The Fixer Revisited

Big Fixer Upper

And now…the rest of the story!

To get the lot split that I wanted, it was known that I’d have to get an easement granted from the neighbors.  Rumor had it that at least one of the neighbors was interested in doing something along those lines.  So, I called that neighbor first..and he claimed to be interested in no such thing.  Then, I asked, “So you’re not interested,  not for love or money?” Ahh, well – for money?  How much money?  Let me get back to you on that one, I told him.

I contacted the other neighbor, and asked if she’d be interested in doing some kind of easement…it turned out, she had lived in her property for 50 years, and had no interest whatsoever in seeing the adjacent parcel, the one I wanted to buy, split up.  She was pretty adamant about it, and I completely understood where she was coming from.

So what did that leave?  It left the possibility of doing just a two-way split:  split off the back portion of the property, but do it in such a way as to facilitate a further split some years down the line, were something to change with the neighbors.  Enter the land use planner.

Everyone wants to know…

A land use planner is a professional consultant who helps people plan the development of property.  If you want to build a house on a piece of land, you need to present a plan to the county.  A fairly extensive plan:  where the house will go, what the house will look like, the driveway, where the well will be in relation to the septic system if needed, etc.  This is no small piece of work, and it’s a good idea to hire a professional to help you come up with a plan that will meet all the county’s requirements.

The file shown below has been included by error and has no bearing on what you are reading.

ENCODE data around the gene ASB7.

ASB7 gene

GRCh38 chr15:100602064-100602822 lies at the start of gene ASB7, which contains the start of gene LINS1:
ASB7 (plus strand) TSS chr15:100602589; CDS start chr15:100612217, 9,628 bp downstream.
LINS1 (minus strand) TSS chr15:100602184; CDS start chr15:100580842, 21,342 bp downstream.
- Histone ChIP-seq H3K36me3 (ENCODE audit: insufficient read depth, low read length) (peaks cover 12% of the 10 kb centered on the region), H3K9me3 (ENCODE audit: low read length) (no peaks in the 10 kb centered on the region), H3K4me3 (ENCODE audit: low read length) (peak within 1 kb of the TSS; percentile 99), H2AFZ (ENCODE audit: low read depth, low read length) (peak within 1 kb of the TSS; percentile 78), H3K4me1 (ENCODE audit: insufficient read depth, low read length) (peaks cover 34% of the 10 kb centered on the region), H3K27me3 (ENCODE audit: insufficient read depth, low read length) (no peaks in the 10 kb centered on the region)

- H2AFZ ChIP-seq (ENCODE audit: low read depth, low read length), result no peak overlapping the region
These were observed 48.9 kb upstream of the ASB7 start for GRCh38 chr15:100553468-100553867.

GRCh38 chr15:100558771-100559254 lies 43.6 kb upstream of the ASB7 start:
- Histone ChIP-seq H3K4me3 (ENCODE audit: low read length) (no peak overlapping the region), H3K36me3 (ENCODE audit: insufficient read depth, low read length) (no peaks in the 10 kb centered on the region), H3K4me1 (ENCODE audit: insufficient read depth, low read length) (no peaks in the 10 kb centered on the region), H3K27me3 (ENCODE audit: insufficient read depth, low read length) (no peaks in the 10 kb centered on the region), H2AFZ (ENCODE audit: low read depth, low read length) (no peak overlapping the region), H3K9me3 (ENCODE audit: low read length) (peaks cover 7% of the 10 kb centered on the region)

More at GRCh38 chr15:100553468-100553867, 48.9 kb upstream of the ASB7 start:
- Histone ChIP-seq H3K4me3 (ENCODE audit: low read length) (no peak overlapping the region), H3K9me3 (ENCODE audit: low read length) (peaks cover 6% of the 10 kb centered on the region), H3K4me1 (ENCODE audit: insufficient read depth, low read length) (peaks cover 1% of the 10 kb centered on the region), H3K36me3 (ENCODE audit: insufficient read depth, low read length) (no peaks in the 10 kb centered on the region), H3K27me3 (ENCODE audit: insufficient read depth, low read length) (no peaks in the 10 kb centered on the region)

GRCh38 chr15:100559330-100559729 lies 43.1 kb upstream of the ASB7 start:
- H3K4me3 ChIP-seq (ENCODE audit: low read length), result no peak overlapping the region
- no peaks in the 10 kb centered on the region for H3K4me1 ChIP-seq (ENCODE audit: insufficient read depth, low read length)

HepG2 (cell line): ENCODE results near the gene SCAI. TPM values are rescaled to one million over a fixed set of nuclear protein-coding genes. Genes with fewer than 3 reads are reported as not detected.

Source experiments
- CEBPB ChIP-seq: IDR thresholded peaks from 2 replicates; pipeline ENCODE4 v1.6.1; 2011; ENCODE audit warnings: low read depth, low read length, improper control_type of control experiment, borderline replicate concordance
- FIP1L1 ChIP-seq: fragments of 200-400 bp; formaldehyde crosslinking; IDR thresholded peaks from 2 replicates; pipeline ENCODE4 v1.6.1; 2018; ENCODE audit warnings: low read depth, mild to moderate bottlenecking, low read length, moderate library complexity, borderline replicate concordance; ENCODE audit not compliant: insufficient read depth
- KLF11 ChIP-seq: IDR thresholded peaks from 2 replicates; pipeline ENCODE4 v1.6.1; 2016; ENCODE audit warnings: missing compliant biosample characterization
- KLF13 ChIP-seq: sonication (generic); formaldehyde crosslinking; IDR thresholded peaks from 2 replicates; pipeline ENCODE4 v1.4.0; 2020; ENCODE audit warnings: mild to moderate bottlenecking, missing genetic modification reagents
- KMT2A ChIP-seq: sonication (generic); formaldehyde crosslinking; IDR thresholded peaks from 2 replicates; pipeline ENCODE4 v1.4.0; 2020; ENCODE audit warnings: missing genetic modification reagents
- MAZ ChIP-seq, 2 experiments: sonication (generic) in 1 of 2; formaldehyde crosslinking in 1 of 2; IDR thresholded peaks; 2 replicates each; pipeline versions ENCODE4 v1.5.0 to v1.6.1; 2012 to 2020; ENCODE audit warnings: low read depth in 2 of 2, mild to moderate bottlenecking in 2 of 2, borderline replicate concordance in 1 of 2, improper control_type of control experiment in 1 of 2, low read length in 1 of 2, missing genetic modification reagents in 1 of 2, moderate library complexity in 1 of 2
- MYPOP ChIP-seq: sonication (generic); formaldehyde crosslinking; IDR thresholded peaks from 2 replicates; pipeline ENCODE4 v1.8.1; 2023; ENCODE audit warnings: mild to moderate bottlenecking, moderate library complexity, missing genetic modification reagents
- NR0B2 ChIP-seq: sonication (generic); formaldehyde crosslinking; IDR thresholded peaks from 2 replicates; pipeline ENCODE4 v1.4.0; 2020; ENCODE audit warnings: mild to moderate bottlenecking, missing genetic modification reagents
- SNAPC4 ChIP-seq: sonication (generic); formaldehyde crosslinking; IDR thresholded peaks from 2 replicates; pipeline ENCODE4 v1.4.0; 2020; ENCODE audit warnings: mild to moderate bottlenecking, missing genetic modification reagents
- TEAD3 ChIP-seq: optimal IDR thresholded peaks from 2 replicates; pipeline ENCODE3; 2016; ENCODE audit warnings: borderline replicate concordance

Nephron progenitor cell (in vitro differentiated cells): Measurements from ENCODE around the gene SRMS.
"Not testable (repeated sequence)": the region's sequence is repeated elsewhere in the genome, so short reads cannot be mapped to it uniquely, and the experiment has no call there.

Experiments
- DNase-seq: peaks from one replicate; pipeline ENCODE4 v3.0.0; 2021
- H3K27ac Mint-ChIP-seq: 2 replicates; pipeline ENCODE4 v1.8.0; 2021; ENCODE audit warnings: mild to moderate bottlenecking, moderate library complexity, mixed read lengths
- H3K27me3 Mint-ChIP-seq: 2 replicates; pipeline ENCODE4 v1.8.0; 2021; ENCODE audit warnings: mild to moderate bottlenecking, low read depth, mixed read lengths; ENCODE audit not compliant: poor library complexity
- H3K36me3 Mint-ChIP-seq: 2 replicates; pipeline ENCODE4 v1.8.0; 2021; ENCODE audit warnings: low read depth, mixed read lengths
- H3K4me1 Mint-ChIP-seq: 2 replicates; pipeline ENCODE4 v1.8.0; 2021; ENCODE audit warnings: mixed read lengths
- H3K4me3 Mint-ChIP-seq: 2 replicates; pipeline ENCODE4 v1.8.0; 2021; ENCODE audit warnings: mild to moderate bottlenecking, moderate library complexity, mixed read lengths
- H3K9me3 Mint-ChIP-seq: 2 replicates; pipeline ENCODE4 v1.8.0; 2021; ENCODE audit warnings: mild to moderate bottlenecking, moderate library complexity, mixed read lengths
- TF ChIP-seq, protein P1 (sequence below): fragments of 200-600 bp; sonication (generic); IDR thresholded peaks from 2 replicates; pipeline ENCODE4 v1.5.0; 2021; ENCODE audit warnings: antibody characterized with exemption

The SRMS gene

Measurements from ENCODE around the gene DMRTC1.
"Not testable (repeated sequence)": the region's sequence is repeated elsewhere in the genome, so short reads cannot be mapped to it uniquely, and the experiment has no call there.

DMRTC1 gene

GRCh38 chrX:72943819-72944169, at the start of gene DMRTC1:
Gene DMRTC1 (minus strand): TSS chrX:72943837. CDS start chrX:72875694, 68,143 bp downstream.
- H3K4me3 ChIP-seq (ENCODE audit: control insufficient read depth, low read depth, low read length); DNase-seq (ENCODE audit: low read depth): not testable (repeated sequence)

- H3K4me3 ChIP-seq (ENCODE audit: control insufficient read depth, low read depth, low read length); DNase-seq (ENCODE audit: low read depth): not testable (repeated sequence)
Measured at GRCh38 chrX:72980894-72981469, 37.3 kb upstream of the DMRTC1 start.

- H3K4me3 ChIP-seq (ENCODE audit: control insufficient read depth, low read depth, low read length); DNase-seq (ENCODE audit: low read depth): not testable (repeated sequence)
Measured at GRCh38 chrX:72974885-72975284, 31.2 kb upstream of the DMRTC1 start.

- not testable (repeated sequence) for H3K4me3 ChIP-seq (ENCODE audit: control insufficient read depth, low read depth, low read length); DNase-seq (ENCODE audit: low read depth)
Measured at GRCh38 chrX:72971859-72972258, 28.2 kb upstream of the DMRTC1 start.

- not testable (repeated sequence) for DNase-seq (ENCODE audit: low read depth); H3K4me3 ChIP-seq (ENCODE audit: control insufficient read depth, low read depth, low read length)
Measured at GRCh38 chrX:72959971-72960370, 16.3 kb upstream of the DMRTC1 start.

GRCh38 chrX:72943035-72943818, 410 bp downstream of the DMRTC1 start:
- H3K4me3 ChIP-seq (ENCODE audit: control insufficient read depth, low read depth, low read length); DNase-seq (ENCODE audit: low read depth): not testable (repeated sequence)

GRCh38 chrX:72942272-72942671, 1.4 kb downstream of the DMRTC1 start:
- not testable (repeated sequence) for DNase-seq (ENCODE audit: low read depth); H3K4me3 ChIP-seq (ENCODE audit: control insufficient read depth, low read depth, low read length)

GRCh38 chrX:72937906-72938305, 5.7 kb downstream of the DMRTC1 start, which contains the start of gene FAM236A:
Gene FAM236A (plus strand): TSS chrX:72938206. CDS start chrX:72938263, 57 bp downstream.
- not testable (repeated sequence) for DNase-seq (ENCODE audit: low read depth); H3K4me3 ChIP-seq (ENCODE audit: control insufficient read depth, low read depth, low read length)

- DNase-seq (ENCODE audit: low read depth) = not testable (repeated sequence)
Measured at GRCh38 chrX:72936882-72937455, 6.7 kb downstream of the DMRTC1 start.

Similarly, if you are interested in doing a lot split, a land use planner can help you with that, too.  I met out at the property with a land use planner, and spent over an hour with him talking over the options.  In his opinion, it was very probable that the county would grant a two-way split, but…it was going to take a while!  And cost a pretty penny.  Here is what I was looking at:

Fire Hydrant: $7-10k
Soil Reports: $5-7k
Engineering: $15-20k (improvement plan, includes survey)
Utilities (water, sewer, power): $10,000
Paving $8/sf – 5,000 square feet:  $40,000 (includes “hammerhead” for fire truck turn-around)
Permit cost: $13-15k
Water main tie-in:  $5K
Land use planner’s fees: $12,000

Total estimate:  $114,000

The land use planner estimated that the whole process would take approximately 24 months to complete.  The holding costs (interest on the loan, taxes, insurance, etc.) for the property would be around $96,000 for two years, assuming the existing house could be rented, that entire time, for $2,000 a month.

The total came to around $220,000, barring any unforeseen expenses.  The split-off lot could probably be sold for around $300-$350K.  However, the remaining part of the lot which the house sits on would have been devalued somewhat, probably by $150K or so.  So where did that leave me?

It left me with, probably, $0 profit after two years of work and a lot of risk.  The deal only penciled out if the property could be split 3 or 4 ways.  It is obvious that, some day, probably in the next five years or so, this parcel will be split and more houses built on the back portion – the same would likely happen to the neighboring parcels that were not inclined to cooperate vis a vis the easements.

Unfortunately, I was not prepared to hang on to the property until that day arrived.  There are other opportunities out there that offer better return on investment, faster, and with less risk.  So, with a heavy heart, I withdrew from the transaction in the 14 day inspection period that the contract gave me.

But I’ll keep looking…and I’ll tell you what happens the next time around!

Live by the Beach

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About the Author
Seb Frey helps long-time Bay Area homeowners make their next move easily the next one yet. If you're looking for a minimum of hassle, maximum net cash on sale, and certain results, contact Seb today.